There is a sense of shock and unease in Saudi Arabia following a demonstration in the capital in Riyadh on Tuesday calling for political reform.
While officials have referred to it dismissively as an illegal gathering, ordinary Saudis see it as another sign of the growing pressure for change in the traditionally conservative kingdom.
Reports say police arrested dozens of protesters
Wednesday's Saudi newspapers quoted the interior minister, Prince Nayef, as saying there were no more than 150 protesters at the demonstrations in the heart of Riyadh, though eyewitnesses told the BBC there may have been as many as 500.
The newspapers described the protest as an illegal gathering - which technically it was.
But conversations with ordinary Saudis suggest the event is sending shock waves through a society that is unaccustomed to large-scale protests.
Pace of reform
The event has embarrassed the Saudi authorities because it took place in the heart of the capital and was in response to a call from a London-based opposition group.
There is great pressure on the Gulf monarchy to reform
This in itself shows that nowadays the internet, satellite TV and the mobile phone can be powerful political tools.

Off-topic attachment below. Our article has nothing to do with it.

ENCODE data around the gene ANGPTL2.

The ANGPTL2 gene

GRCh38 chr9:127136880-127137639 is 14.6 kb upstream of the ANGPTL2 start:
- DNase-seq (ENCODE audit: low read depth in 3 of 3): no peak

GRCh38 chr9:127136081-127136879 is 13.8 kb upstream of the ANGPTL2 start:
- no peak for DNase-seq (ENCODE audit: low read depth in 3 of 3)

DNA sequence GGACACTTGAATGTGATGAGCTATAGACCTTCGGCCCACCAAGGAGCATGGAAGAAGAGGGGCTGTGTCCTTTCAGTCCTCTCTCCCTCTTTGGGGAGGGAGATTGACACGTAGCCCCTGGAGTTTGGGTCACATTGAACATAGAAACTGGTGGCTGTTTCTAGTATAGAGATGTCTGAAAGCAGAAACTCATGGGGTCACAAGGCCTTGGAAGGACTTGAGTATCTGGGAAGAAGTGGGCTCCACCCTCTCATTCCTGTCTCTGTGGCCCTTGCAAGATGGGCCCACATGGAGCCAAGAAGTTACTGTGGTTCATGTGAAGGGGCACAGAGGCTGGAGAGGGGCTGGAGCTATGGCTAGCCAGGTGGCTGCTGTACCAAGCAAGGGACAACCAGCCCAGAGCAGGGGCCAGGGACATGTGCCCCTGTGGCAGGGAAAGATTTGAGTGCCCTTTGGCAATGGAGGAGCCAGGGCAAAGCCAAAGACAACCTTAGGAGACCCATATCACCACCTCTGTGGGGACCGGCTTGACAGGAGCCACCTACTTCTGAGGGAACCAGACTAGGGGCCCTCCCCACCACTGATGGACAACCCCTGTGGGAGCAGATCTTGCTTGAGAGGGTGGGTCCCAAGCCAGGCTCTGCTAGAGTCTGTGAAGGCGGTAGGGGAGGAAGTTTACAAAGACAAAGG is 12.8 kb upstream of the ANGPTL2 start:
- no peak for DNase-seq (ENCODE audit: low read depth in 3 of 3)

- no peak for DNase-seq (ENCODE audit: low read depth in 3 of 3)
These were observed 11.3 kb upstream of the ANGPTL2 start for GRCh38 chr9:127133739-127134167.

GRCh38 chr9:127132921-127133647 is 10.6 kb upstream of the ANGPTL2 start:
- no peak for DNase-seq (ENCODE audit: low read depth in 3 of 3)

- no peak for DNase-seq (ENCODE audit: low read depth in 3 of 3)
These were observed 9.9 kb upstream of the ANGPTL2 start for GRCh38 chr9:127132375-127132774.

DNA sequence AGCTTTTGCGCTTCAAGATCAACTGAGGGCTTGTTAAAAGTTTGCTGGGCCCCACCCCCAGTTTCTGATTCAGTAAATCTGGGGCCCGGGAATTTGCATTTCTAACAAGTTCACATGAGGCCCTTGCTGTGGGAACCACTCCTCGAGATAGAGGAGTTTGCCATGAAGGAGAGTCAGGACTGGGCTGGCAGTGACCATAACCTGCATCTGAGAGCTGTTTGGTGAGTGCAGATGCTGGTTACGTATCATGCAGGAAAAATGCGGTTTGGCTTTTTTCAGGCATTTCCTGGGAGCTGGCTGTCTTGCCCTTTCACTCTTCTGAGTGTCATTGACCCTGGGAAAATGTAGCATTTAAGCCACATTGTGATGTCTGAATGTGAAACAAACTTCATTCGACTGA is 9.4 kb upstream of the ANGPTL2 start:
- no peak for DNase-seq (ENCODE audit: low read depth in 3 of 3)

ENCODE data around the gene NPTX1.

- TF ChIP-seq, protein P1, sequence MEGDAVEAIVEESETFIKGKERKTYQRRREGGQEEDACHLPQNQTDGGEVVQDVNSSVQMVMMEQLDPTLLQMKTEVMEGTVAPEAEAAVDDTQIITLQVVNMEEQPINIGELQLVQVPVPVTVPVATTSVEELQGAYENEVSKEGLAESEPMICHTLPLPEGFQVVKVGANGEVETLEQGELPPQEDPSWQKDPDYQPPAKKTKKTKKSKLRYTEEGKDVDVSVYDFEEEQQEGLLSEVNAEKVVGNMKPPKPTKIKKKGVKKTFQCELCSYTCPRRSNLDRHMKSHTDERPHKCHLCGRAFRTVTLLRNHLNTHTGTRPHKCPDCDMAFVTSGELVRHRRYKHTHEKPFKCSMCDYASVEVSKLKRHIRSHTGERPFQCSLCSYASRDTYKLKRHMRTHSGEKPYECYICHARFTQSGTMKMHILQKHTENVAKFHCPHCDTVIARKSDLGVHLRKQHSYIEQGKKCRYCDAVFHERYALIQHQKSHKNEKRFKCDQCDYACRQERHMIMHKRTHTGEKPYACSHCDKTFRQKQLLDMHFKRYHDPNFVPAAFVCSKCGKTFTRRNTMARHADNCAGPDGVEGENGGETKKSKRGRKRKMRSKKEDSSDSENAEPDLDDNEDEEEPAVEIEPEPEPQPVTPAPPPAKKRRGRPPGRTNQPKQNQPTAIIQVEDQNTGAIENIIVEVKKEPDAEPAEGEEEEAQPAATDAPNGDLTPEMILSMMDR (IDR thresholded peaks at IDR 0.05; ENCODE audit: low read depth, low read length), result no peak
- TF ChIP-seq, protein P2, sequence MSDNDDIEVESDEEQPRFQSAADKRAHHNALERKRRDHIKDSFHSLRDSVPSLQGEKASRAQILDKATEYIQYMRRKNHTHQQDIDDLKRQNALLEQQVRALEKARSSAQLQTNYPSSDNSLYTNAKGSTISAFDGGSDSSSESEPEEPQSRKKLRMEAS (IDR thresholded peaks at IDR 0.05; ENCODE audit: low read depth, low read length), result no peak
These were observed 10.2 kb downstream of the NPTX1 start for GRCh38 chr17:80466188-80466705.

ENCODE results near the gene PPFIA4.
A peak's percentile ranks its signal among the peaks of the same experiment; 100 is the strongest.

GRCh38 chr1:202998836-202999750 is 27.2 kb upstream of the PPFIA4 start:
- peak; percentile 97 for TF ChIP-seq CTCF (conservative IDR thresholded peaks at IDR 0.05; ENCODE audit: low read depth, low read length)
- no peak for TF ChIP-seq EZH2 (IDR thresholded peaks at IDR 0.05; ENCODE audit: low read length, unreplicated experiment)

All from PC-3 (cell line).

And the demonstration took place at the very moment when the government had just announced that the country's first elections would be held within a year and was holding its first conference on human rights.
The official line seems to be that the government remains firmly committed to both political and economic reform, but that it alone should determine the pace and content of change.
However, Tuesday's protest suggests the road to reform may not be smooth. There is a palpable sense of unease here, directly attributable to the series of suicide bombings which shook Riyadh in May.
This has not only heightened the sense of insecurity, but raised troubling questions about the country's future.